Rohrer links Bonhoeffer's theology to contemporary America and explores the implications that Bonhoeffer's work, particularly the work that occurred in Nazi prison, has on the contemporary American Christian. All of Bonhoeffer's work, from The Cost of Discipleship to Letters and Papers from Prison, shows a commitment to Christianity that does not make the life of a Christian easy. This is particularly evident in his discussion of "cheap grace" or "grace without the cross." Bonhoeffer describes this notion as an empty salvation that does not bear in mind the great sacrifices that the Christian Testament shows as necessary to find grace. However, in recent years, it has been Bonhoeffer's Letters and Papers from Prison that have gotten the most attention, according to Rohrer. This work is particularly well known for his idea of the "world come of age" which represents a healthy, functioning society that does not require religion. Rohrer points out that Bonhoeffer's plea for secularism is not one that hopes to do away with Christianity, but rather is based on the belief that when Christianity falls into the trappings of religion, it becomes a very dangerous institution. Rohrer reminds the reader that Bonhoeffer would have known this fact well"it is the religious nature of Christianity that resulted in the swastika being wrapped around the cross. According to Rohrer, Bonhoeffer is not hoping for a world without God, but a world without religion in which humanity's desperate need for God would be more evident. Rohrer argues that frequent misrepresentations of Bonhoeffer's theory of the "world come of age" can be particularly damaging and he turns to a more fully articulated explanation of this theory as a challenge to contemporary Americans to live with the goal of caring for the total personhood of their fellow men and women.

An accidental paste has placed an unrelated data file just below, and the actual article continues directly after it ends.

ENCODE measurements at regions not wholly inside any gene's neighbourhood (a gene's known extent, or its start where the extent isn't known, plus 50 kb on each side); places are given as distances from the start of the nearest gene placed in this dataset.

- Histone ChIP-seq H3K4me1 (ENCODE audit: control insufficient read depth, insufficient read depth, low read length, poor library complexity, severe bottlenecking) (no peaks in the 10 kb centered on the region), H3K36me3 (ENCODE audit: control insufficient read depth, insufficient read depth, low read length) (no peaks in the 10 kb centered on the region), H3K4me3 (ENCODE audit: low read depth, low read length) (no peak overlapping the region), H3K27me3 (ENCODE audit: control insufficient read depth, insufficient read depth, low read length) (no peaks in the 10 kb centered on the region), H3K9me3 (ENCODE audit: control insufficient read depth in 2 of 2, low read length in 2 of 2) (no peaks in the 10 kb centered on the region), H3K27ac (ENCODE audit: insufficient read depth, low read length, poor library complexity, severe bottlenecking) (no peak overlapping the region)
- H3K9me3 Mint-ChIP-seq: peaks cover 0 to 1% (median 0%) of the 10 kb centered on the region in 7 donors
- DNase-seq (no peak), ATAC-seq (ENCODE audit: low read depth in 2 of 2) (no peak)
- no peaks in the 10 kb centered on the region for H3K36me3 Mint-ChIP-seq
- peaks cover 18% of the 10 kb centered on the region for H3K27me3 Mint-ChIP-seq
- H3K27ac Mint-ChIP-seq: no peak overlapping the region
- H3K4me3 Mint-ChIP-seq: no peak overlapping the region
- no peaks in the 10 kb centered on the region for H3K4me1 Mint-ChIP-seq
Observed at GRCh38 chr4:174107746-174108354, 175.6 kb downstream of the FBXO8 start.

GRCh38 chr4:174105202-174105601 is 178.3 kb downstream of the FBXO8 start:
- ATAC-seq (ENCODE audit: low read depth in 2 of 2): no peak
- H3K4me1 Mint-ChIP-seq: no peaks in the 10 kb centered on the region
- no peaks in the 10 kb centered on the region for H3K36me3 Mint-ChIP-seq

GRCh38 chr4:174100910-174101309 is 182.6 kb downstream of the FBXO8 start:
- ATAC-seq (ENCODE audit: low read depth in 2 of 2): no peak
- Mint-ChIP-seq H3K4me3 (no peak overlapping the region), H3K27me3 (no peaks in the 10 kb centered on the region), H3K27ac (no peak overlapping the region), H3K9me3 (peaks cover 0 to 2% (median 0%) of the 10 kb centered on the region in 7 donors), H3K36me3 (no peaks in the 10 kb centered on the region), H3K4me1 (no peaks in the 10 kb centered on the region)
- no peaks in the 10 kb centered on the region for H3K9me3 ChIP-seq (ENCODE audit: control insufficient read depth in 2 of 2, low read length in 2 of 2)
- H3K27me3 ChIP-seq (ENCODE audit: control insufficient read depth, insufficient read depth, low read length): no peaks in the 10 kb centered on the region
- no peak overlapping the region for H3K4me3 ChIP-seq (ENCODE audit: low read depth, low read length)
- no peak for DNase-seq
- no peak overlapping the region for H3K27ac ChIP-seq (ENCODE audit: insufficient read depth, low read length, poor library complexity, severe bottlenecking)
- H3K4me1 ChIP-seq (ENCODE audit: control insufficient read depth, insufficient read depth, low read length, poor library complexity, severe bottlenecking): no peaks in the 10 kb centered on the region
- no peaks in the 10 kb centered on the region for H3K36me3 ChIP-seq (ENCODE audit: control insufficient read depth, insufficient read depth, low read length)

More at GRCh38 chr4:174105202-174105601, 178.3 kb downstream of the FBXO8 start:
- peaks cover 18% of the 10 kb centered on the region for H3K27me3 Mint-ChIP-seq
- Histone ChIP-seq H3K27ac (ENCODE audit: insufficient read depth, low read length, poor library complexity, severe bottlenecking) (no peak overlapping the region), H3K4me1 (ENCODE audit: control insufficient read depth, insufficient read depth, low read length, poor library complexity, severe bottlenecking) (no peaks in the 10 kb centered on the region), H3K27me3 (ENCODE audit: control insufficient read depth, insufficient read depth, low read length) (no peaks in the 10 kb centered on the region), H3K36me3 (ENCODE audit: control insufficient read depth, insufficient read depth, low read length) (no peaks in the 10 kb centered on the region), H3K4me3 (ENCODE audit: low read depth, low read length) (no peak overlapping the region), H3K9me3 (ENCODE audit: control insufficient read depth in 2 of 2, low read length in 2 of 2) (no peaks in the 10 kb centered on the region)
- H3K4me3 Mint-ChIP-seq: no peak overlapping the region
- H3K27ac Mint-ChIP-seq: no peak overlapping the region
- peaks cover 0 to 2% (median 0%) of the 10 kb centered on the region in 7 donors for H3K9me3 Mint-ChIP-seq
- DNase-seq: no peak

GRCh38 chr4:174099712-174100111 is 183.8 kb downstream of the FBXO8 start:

"Beyond Pacifism: Dietrich Bonhoeffer’s Theology During War,"
Denison Journal of Religion: Vol. 3, Article 2.
Available at: https://digitalcommons.denison.edu/religion/vol3/iss1/2